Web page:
An estate retreat and rare breeds farm in East Devon
The Orangery is a place where things come together – people and nature, tradition and progress. But above all, it’s a place where we take care of the things that really matter – our landscape, our animals and our customers.
A clean slate
Before we arrived, much of The Orangery’s original grandeur had been lost to the centuries. In fact, it was little more than a shadow of the elegant Georgian estate that once stood here.
Having lovingly restored every inch of the landscape, we’ve created a new kind of idyllic estate. A place where guests are always welcome – and usually leave feeling a little restored themselves.
Made with love
As a family-owned estate, we put our heart and soul into everything we do. This means whenever you see The Orangery logo, you can be sure that whatever wonderful thing lies behind it has been made with our love, pride and integrity.
Our family is part English, part American and part Italian – which may explain why we fell in love with The Orangery in the first place.
With the main house’s classical Roman architecture, designed by Robert Adam, and the dramatic views across the East Devon coastline, you could easily think you’d taken a wrong turn and ended up on the shores of the Mediterranean.
Today, the main house and lakehouse are full of modern art and photography, created by one of The Orangery's owners, Philip Letts. Having shown at leading galleries in the US and Europe, Philip's studio is now just a stone's throw from the estate.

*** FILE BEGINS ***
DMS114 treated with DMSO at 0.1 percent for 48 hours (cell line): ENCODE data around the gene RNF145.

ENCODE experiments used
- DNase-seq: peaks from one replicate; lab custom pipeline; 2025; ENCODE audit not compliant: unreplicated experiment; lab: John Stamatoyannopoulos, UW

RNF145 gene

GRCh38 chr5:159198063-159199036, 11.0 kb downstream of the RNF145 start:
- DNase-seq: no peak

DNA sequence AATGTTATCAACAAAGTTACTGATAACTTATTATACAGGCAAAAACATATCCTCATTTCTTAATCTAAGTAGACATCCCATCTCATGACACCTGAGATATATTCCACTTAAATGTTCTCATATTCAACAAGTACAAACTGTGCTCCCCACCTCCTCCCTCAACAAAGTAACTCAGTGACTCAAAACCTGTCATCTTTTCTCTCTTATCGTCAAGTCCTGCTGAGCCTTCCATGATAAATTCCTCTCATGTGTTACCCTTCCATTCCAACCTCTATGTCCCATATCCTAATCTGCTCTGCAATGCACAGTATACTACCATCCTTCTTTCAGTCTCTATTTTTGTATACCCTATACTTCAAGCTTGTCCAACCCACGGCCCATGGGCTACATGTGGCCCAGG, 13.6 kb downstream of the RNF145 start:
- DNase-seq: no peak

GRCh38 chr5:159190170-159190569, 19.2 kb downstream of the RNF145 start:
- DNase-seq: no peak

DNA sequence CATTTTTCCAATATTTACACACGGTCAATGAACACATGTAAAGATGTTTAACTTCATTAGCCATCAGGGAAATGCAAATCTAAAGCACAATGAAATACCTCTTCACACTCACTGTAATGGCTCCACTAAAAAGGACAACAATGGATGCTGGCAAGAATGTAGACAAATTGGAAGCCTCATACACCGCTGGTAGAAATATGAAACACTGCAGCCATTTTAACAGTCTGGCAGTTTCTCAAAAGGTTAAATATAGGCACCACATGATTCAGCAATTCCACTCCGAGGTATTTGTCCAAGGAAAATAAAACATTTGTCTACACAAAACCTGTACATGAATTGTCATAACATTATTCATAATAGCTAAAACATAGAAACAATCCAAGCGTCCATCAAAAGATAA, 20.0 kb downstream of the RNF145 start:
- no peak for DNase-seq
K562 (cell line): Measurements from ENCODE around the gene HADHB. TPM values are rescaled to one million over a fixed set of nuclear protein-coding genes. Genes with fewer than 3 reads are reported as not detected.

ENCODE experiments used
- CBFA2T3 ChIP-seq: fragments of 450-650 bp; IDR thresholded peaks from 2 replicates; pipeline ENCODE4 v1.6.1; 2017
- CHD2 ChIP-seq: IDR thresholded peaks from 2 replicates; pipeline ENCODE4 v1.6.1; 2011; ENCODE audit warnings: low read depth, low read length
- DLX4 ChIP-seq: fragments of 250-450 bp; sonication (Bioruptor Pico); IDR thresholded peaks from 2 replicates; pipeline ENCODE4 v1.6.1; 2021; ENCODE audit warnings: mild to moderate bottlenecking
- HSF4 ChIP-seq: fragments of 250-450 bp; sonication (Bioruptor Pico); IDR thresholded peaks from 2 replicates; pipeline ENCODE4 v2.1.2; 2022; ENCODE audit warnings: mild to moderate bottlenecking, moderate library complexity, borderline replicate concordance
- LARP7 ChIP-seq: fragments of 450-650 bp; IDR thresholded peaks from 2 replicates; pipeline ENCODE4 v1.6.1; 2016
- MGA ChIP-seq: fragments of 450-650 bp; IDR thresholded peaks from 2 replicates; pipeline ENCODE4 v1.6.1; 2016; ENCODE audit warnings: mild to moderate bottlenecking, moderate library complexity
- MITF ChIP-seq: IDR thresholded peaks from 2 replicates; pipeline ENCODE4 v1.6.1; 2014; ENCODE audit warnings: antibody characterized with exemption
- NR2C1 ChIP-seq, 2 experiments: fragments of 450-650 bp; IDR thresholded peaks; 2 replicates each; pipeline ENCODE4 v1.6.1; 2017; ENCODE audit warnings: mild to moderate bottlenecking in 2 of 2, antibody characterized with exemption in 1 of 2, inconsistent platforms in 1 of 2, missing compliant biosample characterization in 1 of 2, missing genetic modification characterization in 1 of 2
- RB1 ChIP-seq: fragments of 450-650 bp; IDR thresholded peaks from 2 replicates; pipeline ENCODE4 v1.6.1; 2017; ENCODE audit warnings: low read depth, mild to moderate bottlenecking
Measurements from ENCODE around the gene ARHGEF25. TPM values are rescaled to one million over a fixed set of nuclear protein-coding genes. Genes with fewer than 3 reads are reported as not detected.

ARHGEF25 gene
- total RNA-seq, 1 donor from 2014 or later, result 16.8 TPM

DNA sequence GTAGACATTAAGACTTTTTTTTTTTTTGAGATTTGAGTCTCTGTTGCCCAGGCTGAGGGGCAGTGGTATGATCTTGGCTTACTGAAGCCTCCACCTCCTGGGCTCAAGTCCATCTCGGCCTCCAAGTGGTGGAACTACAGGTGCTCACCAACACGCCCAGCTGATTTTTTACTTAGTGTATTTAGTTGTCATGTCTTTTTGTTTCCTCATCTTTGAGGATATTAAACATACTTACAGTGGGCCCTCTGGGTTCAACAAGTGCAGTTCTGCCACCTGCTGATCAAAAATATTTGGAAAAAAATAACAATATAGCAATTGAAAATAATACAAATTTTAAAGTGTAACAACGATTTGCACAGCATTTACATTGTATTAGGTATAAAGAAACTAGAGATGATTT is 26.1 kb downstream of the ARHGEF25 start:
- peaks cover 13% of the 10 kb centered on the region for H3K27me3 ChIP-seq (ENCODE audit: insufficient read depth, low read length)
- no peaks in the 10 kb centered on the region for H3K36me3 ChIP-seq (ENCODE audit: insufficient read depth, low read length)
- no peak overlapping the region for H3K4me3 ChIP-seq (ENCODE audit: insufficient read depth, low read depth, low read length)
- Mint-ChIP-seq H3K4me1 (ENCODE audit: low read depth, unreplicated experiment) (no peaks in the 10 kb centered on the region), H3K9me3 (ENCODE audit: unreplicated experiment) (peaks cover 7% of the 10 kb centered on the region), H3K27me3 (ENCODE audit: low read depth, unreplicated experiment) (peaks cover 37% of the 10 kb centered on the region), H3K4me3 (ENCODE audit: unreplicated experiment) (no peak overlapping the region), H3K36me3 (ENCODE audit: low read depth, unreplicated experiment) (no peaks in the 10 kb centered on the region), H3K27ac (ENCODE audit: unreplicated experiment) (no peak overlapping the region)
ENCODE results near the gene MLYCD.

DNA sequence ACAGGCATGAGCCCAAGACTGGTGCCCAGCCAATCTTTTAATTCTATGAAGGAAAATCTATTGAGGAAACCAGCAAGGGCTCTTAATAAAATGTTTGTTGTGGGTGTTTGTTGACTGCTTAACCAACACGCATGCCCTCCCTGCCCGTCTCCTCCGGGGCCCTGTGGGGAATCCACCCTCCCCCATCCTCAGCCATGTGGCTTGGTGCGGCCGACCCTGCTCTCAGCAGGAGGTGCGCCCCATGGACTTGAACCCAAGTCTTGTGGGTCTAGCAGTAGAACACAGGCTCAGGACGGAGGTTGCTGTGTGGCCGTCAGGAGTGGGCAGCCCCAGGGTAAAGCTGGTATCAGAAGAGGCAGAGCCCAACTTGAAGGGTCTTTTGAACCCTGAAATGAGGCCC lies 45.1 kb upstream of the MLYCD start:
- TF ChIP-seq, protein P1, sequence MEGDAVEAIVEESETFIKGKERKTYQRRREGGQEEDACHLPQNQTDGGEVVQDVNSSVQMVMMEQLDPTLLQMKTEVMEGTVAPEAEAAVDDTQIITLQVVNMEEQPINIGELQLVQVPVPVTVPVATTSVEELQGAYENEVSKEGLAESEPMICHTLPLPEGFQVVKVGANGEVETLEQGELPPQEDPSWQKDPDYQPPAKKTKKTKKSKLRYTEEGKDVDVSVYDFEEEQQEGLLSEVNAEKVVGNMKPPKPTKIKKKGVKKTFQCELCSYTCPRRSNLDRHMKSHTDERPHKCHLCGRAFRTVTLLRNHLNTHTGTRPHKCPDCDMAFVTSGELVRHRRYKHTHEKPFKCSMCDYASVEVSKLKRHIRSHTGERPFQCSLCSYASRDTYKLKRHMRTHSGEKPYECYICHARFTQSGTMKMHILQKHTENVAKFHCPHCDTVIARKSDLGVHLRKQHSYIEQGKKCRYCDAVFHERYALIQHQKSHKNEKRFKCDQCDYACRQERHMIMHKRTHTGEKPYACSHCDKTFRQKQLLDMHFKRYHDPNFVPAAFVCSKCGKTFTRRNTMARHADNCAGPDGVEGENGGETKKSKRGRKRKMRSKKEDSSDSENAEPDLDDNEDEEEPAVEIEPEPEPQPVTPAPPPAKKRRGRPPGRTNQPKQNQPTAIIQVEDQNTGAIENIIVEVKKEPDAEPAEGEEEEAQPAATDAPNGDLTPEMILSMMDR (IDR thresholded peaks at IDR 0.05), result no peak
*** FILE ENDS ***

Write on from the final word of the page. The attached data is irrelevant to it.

A very English country garden
The house at The Orangery may have been inspired by Rome, but the garden is quintessentially British.
Created by Lancelot “Capability” Brown, the man who put the English country garden on the map, there’s something to catch your eye and imagination at every turn – from the row of ancient cedars whose vast trunks seem as wide as the countryside itself to the tranquil lake hidden by a horseshoe of birch trees.
Smugglers and sermons
Dotted around the estate, you’ll find other stunning historical buildings, like a 12th century Norman chapel and an ‘ice house’ which was once used to transport goods through a network of underground tunnels from the nearby docks. The route is still open but we haven’t seen any smugglers yet.
A sustainable future
Having worked tirelessly to restore The Orangery to its former glory, we now use sustainable methods to ensure it enjoys a lengthy and prosperous future. We farm using a ‘nature first’ approach, meaning wildlife and agriculture work hand in hand. Currently, we’re also exploring ways to power the entire estate using renewable energy.